is a pastoral centre and historic tourist town in the mid-north of South Australia
. It lies east of the Clare Valley
in the Bald Hills range, part of the northern Mount Lofty Ranges
, and on Burra Creek
. The town began as a single company mining township that, by 1851, was a set of townships (company, private and government-owned) collectively known as “The Burra”. The Burra mines supplied 89% of South Australia's and 5% of the world’s copper
for 15 years, and the settlement has been credited (along with the mines at Kapunda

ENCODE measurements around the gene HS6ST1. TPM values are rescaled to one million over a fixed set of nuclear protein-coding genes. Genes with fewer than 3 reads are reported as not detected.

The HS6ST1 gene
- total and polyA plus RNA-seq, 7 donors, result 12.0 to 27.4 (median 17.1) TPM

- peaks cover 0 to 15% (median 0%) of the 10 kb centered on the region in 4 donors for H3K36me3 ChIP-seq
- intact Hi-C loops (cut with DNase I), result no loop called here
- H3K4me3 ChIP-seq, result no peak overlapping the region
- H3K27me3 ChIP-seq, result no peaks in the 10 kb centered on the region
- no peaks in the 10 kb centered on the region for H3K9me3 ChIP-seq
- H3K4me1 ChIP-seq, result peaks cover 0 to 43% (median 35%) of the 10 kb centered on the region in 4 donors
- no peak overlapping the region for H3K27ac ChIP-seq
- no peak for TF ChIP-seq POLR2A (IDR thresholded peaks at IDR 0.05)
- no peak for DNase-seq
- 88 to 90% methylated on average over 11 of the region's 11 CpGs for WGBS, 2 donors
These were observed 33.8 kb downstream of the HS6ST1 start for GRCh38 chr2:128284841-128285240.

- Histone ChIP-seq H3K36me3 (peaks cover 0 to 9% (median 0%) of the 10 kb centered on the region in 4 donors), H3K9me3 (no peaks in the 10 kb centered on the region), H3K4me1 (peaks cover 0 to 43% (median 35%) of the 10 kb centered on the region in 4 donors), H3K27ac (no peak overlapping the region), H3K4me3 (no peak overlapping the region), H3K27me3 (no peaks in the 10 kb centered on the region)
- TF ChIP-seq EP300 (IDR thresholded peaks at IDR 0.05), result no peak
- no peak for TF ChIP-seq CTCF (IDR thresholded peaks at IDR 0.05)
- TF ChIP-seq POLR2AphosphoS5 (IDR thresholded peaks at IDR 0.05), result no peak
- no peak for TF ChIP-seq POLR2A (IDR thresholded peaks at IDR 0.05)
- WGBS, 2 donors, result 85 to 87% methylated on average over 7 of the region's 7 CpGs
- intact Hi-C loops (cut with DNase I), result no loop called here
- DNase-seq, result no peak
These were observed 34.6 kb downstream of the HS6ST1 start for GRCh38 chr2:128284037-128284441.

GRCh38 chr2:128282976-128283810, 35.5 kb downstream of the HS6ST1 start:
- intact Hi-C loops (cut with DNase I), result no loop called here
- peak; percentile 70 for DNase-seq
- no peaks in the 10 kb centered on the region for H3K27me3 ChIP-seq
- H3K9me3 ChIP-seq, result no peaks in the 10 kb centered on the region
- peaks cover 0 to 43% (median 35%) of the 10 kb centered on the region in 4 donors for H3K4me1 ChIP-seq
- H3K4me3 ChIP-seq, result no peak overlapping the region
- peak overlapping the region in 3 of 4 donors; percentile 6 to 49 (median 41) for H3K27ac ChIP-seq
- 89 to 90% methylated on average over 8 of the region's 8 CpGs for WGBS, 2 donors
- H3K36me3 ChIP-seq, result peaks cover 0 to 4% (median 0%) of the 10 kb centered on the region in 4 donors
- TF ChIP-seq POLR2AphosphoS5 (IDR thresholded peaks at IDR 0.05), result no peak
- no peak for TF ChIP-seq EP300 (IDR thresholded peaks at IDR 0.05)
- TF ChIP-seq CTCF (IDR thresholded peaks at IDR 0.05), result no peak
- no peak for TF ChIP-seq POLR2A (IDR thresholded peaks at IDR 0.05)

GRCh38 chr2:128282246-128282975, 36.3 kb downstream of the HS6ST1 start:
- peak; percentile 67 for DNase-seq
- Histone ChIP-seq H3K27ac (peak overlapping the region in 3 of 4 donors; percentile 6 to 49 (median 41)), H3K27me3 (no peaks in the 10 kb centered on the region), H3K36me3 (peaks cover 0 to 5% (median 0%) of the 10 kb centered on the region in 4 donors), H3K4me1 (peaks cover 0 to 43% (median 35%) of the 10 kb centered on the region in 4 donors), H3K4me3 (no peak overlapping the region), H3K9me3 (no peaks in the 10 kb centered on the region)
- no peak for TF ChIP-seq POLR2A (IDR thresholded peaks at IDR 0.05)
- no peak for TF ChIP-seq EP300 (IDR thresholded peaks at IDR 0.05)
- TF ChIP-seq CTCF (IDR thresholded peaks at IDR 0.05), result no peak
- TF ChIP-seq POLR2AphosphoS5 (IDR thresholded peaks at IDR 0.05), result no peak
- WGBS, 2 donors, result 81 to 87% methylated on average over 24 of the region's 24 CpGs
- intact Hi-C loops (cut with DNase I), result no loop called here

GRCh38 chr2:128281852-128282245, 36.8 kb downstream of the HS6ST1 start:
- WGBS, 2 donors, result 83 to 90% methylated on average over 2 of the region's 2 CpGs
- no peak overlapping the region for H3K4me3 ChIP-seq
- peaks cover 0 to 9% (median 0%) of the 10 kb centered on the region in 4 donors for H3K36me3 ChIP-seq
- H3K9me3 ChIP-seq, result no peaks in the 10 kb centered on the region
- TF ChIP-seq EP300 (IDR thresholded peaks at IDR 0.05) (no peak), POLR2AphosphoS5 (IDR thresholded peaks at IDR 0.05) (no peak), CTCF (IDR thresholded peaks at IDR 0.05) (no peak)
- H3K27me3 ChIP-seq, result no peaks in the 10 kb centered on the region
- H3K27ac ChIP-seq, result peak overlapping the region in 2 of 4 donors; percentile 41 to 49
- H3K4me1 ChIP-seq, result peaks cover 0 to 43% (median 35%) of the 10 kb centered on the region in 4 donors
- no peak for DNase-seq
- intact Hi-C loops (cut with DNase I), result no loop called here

) with saving the economy of the struggling new colony of South Australia. The Burra Burra Copper Mine
was established in 1848 mining the copper deposit discovered in 1845. Miners and townspeople migrated to Burra primarily from Cornwall
. The mine first closed in 1877, briefly opened again early in the 20th century and for a last time from 1970-1981.
When the mine was exhausted and closed the population shrunk dramatically and the townships, for the next 100 years, supported pastoral and agricultural activities. Today the town continues as a centre for its surrounding farming communities and, being one of the best-preserved towns of the Victorian era
in Australia as a historic tourist centre.
Geology and geography
Burra is located within the hundred